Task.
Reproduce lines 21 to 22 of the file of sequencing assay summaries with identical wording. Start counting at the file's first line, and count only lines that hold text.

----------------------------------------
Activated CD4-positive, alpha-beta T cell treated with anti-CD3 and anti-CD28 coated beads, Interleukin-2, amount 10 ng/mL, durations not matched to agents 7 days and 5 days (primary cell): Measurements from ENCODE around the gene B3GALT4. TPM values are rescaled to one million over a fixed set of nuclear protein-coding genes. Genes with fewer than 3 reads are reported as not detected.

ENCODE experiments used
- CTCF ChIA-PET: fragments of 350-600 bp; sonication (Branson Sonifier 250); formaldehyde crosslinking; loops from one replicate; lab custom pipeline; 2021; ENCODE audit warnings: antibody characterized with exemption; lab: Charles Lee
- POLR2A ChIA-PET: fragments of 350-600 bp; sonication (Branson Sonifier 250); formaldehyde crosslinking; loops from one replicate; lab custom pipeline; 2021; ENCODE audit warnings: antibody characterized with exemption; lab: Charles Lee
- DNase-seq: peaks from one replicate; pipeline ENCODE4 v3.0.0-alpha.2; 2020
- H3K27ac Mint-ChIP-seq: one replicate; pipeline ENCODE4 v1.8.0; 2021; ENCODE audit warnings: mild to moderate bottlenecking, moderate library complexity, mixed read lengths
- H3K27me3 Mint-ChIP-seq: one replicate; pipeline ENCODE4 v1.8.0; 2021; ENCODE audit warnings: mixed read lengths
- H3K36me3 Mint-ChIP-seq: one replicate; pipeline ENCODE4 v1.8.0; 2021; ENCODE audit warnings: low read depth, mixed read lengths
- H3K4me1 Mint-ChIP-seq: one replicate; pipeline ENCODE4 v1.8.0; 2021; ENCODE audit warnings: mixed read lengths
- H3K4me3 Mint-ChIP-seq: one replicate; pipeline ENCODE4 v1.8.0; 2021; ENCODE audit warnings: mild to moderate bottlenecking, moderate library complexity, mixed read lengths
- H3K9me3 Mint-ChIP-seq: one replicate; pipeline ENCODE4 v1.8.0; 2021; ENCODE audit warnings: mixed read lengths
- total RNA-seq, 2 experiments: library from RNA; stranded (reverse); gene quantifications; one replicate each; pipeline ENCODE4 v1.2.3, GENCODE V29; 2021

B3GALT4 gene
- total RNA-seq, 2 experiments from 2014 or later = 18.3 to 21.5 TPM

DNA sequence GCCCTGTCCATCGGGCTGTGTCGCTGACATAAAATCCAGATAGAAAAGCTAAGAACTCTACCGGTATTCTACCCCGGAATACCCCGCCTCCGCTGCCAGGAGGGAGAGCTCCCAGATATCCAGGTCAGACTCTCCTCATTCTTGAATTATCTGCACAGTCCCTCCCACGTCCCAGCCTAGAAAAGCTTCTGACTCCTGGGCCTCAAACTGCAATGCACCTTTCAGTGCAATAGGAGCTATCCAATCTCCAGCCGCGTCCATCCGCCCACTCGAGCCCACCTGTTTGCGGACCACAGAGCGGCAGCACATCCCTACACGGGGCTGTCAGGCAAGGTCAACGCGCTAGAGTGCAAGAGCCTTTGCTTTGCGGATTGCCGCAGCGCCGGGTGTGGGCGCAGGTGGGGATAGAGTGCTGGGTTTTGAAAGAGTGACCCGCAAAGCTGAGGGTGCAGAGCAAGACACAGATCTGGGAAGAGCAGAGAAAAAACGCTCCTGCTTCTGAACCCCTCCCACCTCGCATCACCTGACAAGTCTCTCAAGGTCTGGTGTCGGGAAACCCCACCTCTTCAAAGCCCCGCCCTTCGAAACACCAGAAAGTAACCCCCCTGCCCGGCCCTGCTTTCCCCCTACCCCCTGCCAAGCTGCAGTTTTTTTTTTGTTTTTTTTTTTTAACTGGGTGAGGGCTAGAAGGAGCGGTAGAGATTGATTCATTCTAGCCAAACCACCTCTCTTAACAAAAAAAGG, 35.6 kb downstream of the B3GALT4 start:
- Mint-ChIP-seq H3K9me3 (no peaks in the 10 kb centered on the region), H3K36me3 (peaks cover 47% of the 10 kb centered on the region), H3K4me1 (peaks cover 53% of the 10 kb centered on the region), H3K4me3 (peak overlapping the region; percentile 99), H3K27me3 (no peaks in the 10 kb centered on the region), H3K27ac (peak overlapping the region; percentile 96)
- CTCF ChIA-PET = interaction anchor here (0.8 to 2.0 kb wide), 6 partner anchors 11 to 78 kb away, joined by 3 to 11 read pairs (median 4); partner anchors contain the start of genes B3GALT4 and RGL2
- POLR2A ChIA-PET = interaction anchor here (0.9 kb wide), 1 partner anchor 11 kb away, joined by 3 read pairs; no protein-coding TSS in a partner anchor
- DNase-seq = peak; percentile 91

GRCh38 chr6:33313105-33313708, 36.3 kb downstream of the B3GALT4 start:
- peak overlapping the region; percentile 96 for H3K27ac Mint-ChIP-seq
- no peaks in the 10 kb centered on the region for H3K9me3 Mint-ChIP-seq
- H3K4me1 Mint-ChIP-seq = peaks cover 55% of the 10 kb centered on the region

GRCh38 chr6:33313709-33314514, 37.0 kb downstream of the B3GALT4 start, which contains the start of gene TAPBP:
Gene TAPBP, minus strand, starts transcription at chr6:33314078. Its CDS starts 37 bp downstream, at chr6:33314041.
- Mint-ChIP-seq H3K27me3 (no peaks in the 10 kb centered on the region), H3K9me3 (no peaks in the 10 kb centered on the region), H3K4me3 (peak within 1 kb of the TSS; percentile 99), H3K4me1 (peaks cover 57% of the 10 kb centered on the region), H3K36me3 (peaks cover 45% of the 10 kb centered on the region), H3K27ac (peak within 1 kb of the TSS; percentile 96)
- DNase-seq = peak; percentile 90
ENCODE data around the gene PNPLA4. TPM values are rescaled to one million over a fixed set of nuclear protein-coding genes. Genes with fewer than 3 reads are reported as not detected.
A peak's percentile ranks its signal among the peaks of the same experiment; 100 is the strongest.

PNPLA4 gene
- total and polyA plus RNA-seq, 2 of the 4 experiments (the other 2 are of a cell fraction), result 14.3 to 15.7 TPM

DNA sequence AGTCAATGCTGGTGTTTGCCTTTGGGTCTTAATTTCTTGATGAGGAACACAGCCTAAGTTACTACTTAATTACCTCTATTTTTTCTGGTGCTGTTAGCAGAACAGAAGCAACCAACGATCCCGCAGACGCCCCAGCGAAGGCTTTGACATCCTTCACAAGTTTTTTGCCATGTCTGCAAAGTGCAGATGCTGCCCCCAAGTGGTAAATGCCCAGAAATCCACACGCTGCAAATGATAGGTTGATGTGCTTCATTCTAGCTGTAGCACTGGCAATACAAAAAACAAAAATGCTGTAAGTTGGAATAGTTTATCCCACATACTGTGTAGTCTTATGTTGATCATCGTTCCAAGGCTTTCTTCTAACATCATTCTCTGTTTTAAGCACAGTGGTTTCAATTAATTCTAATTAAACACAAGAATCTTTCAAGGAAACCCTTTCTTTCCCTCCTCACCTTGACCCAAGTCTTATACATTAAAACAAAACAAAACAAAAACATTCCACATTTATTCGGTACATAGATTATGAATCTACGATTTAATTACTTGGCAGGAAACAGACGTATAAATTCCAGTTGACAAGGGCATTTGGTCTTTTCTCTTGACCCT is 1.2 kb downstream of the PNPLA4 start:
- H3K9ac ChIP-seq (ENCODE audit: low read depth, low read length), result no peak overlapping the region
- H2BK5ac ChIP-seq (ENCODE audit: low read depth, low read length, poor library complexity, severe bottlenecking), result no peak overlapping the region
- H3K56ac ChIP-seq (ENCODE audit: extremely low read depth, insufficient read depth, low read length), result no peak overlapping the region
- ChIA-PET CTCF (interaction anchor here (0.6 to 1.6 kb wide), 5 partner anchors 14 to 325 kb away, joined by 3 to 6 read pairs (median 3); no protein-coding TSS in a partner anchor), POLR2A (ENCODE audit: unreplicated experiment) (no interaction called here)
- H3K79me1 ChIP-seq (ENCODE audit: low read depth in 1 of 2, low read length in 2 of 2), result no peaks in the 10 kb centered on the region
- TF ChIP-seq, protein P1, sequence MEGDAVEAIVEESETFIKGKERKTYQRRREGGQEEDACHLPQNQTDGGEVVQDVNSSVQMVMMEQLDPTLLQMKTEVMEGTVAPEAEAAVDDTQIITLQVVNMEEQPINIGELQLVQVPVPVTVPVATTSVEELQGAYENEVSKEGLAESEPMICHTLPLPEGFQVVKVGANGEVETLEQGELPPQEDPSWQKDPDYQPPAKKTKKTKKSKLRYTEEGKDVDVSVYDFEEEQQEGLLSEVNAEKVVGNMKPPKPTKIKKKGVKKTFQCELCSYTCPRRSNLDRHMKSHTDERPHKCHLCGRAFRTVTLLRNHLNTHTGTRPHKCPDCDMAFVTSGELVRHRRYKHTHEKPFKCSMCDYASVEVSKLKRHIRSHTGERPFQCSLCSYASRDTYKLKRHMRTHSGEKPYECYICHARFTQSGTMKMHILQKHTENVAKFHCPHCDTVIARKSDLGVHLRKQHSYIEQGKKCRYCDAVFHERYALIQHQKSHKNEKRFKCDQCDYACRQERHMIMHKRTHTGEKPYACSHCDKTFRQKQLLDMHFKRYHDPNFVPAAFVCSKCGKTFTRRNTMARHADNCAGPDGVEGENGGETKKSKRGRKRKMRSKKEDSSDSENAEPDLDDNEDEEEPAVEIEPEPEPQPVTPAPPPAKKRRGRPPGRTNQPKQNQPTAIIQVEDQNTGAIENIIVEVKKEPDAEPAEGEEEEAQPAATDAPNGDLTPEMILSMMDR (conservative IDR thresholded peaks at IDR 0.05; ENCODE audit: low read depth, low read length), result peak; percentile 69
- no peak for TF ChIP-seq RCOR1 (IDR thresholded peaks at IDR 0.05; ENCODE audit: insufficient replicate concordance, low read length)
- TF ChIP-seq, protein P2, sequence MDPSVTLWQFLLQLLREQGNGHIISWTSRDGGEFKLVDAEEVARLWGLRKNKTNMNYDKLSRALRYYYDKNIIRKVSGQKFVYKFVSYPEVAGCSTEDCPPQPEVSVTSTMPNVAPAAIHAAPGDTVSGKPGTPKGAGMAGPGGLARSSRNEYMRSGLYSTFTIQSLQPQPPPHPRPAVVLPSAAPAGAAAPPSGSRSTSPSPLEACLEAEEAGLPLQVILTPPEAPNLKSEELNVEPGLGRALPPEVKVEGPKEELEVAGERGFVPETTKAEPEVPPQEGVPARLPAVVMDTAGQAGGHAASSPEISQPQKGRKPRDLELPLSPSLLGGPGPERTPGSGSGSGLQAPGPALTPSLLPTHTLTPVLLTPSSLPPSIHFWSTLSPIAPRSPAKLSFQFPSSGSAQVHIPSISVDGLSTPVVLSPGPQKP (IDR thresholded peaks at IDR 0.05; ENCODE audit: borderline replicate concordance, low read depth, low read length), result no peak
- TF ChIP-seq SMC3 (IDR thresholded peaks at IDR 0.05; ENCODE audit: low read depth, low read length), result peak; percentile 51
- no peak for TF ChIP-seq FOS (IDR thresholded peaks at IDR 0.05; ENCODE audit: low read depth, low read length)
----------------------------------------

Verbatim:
- peak overlapping the region; percentile 96 for H3K27ac Mint-ChIP-seq
- no peaks in the 10 kb centered on the region for H3K9me3 Mint-ChIP-seq